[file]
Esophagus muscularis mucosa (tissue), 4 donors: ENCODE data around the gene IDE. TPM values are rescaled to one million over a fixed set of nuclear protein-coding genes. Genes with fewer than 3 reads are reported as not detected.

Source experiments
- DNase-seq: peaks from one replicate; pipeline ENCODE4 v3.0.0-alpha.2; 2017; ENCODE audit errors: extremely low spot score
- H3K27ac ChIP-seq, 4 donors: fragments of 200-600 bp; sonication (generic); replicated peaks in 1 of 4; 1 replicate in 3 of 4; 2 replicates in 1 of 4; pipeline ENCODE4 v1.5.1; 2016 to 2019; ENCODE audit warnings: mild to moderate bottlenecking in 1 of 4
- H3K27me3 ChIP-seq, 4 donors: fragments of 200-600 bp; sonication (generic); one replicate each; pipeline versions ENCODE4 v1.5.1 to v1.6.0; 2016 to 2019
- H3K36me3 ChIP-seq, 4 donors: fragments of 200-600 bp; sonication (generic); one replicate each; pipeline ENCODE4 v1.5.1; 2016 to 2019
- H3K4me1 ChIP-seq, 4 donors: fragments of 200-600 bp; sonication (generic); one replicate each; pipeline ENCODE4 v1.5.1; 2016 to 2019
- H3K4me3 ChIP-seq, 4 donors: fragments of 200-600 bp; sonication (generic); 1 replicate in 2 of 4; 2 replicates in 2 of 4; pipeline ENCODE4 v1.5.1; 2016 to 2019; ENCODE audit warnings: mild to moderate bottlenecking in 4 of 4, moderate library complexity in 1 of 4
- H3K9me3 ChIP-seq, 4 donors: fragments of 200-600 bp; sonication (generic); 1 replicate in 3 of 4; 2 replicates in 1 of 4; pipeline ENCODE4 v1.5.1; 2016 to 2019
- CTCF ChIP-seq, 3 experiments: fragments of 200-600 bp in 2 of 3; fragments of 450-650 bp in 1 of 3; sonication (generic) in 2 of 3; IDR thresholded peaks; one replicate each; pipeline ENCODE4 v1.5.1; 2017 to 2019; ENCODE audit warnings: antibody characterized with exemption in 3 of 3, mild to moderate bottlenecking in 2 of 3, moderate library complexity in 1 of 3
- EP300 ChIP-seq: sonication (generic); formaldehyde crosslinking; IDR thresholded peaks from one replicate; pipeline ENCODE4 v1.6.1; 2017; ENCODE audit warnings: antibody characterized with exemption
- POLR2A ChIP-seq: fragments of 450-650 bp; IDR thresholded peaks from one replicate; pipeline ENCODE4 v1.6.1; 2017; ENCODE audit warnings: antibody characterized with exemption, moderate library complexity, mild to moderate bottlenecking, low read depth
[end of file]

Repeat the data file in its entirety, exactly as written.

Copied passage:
Esophagus muscularis mucosa (tissue), 4 donors: ENCODE data around the gene IDE. TPM values are rescaled to one million over a fixed set of nuclear protein-coding genes. Genes with fewer than 3 reads are reported as not detected.

Source experiments
- DNase-seq: peaks from one replicate; pipeline ENCODE4 v3.0.0-alpha.2; 2017; ENCODE audit errors: extremely low spot score
- H3K27ac ChIP-seq, 4 donors: fragments of 200-600 bp; sonication (generic); replicated peaks in 1 of 4; 1 replicate in 3 of 4; 2 replicates in 1 of 4; pipeline ENCODE4 v1.5.1; 2016 to 2019; ENCODE audit warnings: mild to moderate bottlenecking in 1 of 4
- H3K27me3 ChIP-seq, 4 donors: fragments of 200-600 bp; sonication (generic); one replicate each; pipeline versions ENCODE4 v1.5.1 to v1.6.0; 2016 to 2019
- H3K36me3 ChIP-seq, 4 donors: fragments of 200-600 bp; sonication (generic); one replicate each; pipeline ENCODE4 v1.5.1; 2016 to 2019
- H3K4me1 ChIP-seq, 4 donors: fragments of 200-600 bp; sonication (generic); one replicate each; pipeline ENCODE4 v1.5.1; 2016 to 2019
- H3K4me3 ChIP-seq, 4 donors: fragments of 200-600 bp; sonication (generic); 1 replicate in 2 of 4; 2 replicates in 2 of 4; pipeline ENCODE4 v1.5.1; 2016 to 2019; ENCODE audit warnings: mild to moderate bottlenecking in 4 of 4, moderate library complexity in 1 of 4
- H3K9me3 ChIP-seq, 4 donors: fragments of 200-600 bp; sonication (generic); 1 replicate in 3 of 4; 2 replicates in 1 of 4; pipeline ENCODE4 v1.5.1; 2016 to 2019
- CTCF ChIP-seq, 3 experiments: fragments of 200-600 bp in 2 of 3; fragments of 450-650 bp in 1 of 3; sonication (generic) in 2 of 3; IDR thresholded peaks; one replicate each; pipeline ENCODE4 v1.5.1; 2017 to 2019; ENCODE audit warnings: antibody characterized with exemption in 3 of 3, mild to moderate bottlenecking in 2 of 3, moderate library complexity in 1 of 3
- EP300 ChIP-seq: sonication (generic); formaldehyde crosslinking; IDR thresholded peaks from one replicate; pipeline ENCODE4 v1.6.1; 2017; ENCODE audit warnings: antibody characterized with exemption
- POLR2A ChIP-seq: fragments of 450-650 bp; IDR thresholded peaks from one replicate; pipeline ENCODE4 v1.6.1; 2017; ENCODE audit warnings: antibody characterized with exemption, moderate library complexity, mild to moderate bottlenecking, low read depth